Where football meets faith | Tyler Vasega

The air was chilly and the sky dark in the aftermath of George Fox’s final home football game of 2017. After a storybook, record-setting season, the Bruins fell to Pacific Lutheran, dashing hopes for a historic playoff run. Rather than the anticipated excitement of clinching a spot in the NCAA Division III National Championship tournament – which would have been a first in program history – the team was forced to accept the reality that a national berth wasn’t to be.

The loss was particularly hard on zero-year players, that group of seniors who helped relaunch the program after a 45-year hiatus. They had committed a full year of practice, scrimmages and preparation in 2013, a full year before the first official game in 2014. Most of them had stayed an extra semester or year to finish out their last year of NCAA eligibility.

The players filed back into the stands long after the crowd had dispersed for a pre-planned celebration to honor graduating seniors and zero-year players. The decision had been made to move forward with the ceremony despite the loss. After honoring each of the veteran players, coach Chris Casey opened up the microphone to underclassmen players to share their thoughts for the graduating seniors.

A few moments passed in silence. Finally, Tyler Vasega, a freshman, walked to the front of the stands. Casey handed him the microphone, and he began to speak.

“The absolute value of zero is zero,” he said. “No matter how many zeros we put, there is still no value. The absolute value of two zeros is 0. The absolute value of three zeros is 0. But when we put a number in front of 0, it gives value to the whole number. How about number 1? When we put the number 1 in front of three zeroes, we get 1,000. Just one number adds value to the whole thing. That’s what these zero-year players taught me – with Christ first, we have unlimited value. It’s not from us. It’s not from our win-loss streak. The zero-year guys, they taught us to live by the words, “I can do all things through Christ who strengthens me.”

For the group in the stands, especially those who found their college football careers coming to an end, it was a stirring message – one that served as a reminder to stop and remember the important lessons in sports, and in life.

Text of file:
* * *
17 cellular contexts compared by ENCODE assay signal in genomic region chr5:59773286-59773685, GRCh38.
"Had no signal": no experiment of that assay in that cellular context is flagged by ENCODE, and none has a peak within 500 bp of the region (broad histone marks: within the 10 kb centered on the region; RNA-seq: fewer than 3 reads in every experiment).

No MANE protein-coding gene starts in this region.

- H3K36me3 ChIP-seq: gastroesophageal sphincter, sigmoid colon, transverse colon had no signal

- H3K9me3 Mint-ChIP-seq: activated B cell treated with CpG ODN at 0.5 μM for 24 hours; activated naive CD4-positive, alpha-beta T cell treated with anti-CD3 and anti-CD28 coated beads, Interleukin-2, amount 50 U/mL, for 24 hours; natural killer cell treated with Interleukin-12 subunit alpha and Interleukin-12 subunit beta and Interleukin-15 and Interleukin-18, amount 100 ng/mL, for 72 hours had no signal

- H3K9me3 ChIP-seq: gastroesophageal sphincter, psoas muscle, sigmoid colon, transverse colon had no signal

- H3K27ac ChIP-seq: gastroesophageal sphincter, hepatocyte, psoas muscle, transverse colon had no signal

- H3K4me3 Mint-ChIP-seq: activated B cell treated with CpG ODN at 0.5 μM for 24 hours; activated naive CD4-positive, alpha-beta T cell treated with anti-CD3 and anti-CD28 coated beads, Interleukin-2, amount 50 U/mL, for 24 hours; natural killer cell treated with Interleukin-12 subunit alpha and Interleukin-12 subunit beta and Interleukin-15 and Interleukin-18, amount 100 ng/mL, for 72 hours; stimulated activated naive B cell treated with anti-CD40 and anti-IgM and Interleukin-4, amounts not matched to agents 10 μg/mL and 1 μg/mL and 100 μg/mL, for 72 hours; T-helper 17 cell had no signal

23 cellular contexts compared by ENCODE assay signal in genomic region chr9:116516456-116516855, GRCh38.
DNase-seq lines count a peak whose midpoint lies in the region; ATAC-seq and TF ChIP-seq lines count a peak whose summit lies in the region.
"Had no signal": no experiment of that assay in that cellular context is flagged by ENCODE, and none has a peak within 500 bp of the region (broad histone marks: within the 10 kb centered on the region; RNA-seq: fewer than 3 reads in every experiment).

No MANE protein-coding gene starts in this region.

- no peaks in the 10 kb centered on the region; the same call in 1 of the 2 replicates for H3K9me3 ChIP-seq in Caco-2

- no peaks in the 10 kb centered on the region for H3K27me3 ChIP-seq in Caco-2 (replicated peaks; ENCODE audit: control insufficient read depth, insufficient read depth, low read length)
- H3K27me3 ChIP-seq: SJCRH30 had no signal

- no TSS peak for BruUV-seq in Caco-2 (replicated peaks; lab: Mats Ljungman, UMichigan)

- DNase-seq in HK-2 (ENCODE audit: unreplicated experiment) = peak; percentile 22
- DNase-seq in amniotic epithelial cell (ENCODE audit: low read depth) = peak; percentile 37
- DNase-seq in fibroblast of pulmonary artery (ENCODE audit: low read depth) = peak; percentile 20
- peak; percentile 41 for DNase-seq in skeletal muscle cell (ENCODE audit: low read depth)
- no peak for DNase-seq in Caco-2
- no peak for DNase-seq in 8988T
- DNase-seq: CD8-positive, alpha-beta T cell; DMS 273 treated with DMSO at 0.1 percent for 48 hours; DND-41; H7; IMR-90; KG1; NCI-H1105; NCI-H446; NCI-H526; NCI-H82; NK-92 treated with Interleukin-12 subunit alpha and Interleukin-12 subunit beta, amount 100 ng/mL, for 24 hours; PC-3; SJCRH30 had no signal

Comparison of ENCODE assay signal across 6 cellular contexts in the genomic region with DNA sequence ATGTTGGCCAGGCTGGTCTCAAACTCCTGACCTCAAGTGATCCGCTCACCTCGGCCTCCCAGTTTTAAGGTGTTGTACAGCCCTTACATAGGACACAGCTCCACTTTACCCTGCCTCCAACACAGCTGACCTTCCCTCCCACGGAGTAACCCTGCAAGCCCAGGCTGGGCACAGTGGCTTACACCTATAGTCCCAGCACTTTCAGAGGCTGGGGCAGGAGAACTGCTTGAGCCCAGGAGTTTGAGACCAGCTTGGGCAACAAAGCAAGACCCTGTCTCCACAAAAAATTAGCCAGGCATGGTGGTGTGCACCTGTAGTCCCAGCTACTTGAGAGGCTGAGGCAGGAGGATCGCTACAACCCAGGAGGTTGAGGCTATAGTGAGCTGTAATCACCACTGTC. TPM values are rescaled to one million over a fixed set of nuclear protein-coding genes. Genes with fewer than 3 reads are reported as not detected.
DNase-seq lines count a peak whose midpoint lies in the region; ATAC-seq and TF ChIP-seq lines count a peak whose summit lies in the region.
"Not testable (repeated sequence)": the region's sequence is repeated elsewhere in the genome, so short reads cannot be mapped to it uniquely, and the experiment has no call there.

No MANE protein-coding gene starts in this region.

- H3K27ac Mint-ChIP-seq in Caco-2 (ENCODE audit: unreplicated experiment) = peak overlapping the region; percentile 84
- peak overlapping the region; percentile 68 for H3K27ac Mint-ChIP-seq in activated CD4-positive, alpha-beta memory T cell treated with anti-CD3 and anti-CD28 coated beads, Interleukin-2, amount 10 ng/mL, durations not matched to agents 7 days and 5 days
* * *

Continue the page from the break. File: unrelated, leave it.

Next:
For Vasega, it was another occasion his spiritual encouragement made an impact on the team in a powerful way. “I’m someone who is open about my faith,” he shared. “I truly believe faith and football go hand-in-hand. It’s important to me to be spiritually prepared. The team needs people who are spiritually strong.”

Vasega’s road to becoming a Bruin was an unconventional one. As a junior in high school, he was attracting interest from storied Division I programs. Right as scholarship offers were in process, he sustained a near career-ending injury.

“When I got injured, there was that thought of . . . I’m not going to play D1 football,” he recalled. “Then I came to the realization that the question was more of, ‘Am I ever going to get to play football again?’ It was a time of spiritual reconciliation.”

Vasega ultimately recovered from the injury but found himself at the end of his high school career without a plan for what would come next. He had earned a spot to play in a regional All-Star game called the Life Champions Bowl  – an impressive feat given the extent of his injury and relatively short recovery time – and met football coach Ken Ingram from George Fox. A few short months later, he found himself in Newberg for the first days of practice.

Vasega is a force to be reckoned with on the field, calling his favorite part of football “the contact.” He hopes to lead the Bruins to a national championship in his three remaining years of eligibility, and speaks highly of his experience as a student-athlete at George Fox: “I really like being an athlete, taking on responsibility in the way you carry yourself as a role model,” he shared. “In sports, it just takes one person to give value to the whole thing. If that’s my role sometimes, that I can get the whole team going, I’d love to be part of that difference, that spark!”

Vasega carries his Bible around campus and has already led prayer groups for athletes, following in the footsteps of zero-year players Grant Schroeder and Trent Hardin, who helped to lay the foundation for a strong emphasis on faith along with football. “Grant and Trent were trying to find spiritual leaders on the team,” Vasega shared. “They looked toward me [and Joseph Ballard] to lead and carry on the tradition.”

After Vasega’s message on the dreary evening of 2017’s final home game, it would appear the two were onto something. To close his message, Vasega thanked the seniors and shared one final remark.

“The awesome part about football is the question put before us: Are we giving our best? Everyone says that means 110 percent or 200 percent. Christ didn’t just give us 110 percent. He gave us everything. At George Fox, we’re athletes for Christ. It just takes him to give value to the whole thing.”